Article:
Flood Insurance

  1. Report Your Loss to Your Insurance Company:

If a flood caused damage to your property, you need to immediately call your homeowners or renters insurance company to report your losses. You will need to have the following information available:

  1. Your policy number and
  2. A phone number and/or email where you can be reached at all times.

It is important that you make immediate contact with your insurance company as most, if not all, flood insurance policies require that you make prompt written notice of your loss. Once you get an agent on the phone, he/she will tell you how to file your notice of loss. If you are not provided with that information, you must send a written notice of loss to your insurance company referencing your policy number.

Within a few days, you should be contacted by an insurance adjuster. If not, contact your insurance agent or an insurance representative. While you have that person on the phone, ask for his/her name and contact information, then request an entire copy of your insurance policy, along with your declaration of coverage.

  1. Account for All Damaged Property/Losses

The person adjusting your claim will need evidence of your losses, so you need to do the following:

  1. Make a list of all damaged or lost items with their values, serial numbers (if any), brand names, model, where they were purchased, and their costs.
  2. Make a list of all items that were not damaged.
  3. Take photographs of each damaged item on your list.
  4. Take photographs of the standing floodwater levels.
  5. Gather receipts or other documentation establishing the values and dates of purchase for each damaged item.

Don’t throw away any of the damaged items before an adjuster has evaluated it, unless officials require you to do so. If you are required to do so, take any samples of the damages items that you can, such as carpet, wood from the structure, sheetrock, and others.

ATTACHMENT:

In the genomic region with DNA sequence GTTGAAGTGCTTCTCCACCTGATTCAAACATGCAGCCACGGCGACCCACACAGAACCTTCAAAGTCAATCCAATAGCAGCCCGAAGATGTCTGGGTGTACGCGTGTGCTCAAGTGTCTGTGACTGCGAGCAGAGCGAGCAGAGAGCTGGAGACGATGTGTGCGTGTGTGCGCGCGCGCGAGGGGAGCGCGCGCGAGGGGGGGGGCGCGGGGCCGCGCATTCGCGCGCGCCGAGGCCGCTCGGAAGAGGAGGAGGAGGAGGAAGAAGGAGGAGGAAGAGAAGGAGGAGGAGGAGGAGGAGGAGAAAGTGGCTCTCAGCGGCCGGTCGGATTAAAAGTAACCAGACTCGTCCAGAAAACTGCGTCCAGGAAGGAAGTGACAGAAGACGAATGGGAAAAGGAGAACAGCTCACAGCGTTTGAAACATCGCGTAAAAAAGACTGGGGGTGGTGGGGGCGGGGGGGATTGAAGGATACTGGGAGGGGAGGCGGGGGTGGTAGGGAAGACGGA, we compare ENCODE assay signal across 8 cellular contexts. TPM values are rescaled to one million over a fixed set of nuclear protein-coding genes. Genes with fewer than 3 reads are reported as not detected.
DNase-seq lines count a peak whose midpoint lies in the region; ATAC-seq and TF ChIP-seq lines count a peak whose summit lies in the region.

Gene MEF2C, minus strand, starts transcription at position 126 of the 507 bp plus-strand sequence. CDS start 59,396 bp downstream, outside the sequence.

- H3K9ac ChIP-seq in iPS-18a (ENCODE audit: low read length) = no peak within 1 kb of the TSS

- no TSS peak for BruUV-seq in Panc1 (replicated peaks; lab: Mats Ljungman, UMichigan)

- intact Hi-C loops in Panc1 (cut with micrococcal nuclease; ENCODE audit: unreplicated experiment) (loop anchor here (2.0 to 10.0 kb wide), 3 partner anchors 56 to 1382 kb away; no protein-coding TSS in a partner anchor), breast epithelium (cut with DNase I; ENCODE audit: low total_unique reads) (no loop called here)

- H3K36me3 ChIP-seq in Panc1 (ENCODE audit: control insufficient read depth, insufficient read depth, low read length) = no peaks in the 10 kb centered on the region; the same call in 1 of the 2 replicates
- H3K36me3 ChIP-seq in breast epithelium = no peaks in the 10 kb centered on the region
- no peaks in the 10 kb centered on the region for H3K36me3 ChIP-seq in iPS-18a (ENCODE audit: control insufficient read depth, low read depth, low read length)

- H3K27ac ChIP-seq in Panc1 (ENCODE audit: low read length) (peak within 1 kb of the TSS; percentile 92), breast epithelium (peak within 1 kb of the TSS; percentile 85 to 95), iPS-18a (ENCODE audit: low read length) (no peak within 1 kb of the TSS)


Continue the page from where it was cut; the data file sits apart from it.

1. Complete & File a “Proof of Loss”

Your adjuster should be able to provide you with the appropriate proof of loss document to be completed. The proof of loss must be filed within 60 days of the flood, which is required before any claim can be paid out. Once that is filed, you should receive a settlement offer for the payment of your losses. If you accept the offer, the insurance company will send you a check in the amount of the offer you accepted. If you reject the offer and cannot form an agreement with the insurance company, you may need to hire an attorney as there are certain time limitations for filing property damage claims with the courts.

What If I Don’t Have Flood Insurance?

If you don’t have flood insurance, you should immediately file an application for assistance with FEMA by visiting https://www.disasterassistance.gov/ or calling 1-800-621-3362.

Selecting a Contractor to Rebuild or Perform Repairs

Before hiring and paying a contractor to rebuild or perform repairs, I strongly suggest that you research whether the contractor is properly qualified, licensed, and insured. You can perform a search by visiting the following website, which provides some of that information: http://www.lslbc.louisiana.gov/contractor-search/. Additionally, ask the contractor to provide you with proof of insurance and addresses to properties that he/she performed work on in the past. If the owner of the properties allows, you may want to take a look at that property before hiring the contract to examine the quality of his/her work.

By:       Danny Russell, Baton Rouge area insurance litigation attorney, licensed in Louisiana.

Danny Russell is a Baton Rouge lawyer who has experience dealing with the insurance companies and evaluating his clients’ damages. If you have suffered property damage as a result from the recent floods in Louisiana, call the Russell Law Firm, LLC. We will contact your insurance company and demand that they make payment for your damages.

Information furnished herein is only general and not a substitute for personalized legal advice. ****The photograph above is not a depiction of any actual event or scene, but merely a dramatization.

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